Show leadership, set goals and follow up . Without management support and follow-up are not prioritized energy efficiency. Sufficient resources in terms of time and qualified staff to work in a structured and systematic manner absent.

Knowledgeable and dedicated employees needed. To succeed in the practical implementation needed people in your own organization who have knowledge and expertise on both energy use and operational processes and systems.

Create structure and systematize . Management often fulfill a vital function in many companies to structure and systematize the work on energy efficiency and maintain management’s commitment and priority.

Act proactively and dismissal capital. Often a certain energy efficiency is achieved without large investments. As the question made ??visible and prioritized investment funds can be allocated as necessary to ensure profitable operations are carried out. To consider investing in a life cycle perspective is necessary .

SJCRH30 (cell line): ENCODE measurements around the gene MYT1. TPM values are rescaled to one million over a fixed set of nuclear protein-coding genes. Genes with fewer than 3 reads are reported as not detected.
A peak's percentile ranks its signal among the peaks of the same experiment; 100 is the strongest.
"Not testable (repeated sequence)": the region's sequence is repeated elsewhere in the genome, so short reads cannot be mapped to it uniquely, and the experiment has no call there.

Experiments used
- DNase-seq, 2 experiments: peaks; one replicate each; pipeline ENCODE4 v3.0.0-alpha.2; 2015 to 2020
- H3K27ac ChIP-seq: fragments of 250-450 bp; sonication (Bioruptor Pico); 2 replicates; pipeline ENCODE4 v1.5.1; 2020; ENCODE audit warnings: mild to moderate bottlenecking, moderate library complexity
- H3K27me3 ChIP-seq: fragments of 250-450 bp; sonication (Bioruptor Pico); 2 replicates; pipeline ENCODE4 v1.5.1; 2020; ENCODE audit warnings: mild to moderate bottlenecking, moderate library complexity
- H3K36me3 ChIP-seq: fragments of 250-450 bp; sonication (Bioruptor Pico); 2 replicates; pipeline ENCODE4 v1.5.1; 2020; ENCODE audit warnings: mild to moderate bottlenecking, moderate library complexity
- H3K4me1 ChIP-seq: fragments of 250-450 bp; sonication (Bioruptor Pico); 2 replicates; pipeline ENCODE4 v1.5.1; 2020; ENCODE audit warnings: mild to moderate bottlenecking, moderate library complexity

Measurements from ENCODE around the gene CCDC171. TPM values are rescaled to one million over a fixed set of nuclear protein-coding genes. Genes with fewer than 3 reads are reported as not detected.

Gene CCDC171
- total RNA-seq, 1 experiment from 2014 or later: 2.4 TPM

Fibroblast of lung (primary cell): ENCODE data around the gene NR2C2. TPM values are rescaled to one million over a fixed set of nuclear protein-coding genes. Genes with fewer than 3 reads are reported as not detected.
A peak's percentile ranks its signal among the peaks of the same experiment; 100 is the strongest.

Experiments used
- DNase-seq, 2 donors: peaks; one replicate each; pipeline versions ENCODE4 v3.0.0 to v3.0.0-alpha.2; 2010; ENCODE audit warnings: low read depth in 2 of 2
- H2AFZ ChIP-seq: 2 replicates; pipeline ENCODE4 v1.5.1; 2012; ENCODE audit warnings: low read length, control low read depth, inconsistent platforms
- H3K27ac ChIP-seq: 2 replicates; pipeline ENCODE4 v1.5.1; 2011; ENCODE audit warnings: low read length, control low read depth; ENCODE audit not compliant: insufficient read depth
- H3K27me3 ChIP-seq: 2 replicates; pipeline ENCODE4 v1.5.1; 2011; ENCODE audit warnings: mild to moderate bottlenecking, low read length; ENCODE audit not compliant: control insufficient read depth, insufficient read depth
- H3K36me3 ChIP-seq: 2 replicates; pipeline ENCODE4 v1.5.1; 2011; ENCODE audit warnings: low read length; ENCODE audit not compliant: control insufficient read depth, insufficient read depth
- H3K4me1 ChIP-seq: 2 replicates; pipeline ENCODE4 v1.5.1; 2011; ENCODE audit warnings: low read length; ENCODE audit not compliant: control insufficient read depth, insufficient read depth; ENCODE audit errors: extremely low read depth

Creating sustainable vision for the future and look beyond their own operations. A company’s vision for the future should also include energy use. Energy efficiency is created not only in their own operations. To focus on how products and services can help increase energy efficiency in the next stage is equally important.

City Deal for Thames Valley Berkshire Confirmed

Margot Tomkinson-Smith
Communications Manager for Thames Valley Berkshire LEP

City Deal for Thames Valley Berkshire Confirmed

On Monday 28 October 2013, Thames Valley Berkshire LEP welcomed the news that the Thames Valley Berkshire City Region has been successful in its City Deal bid.

The announcement was made by Greg Clark, Minister for Cities, at a special event held at Reading Town Hall, which was attended by Council Leaders and representatives from across Berkshire.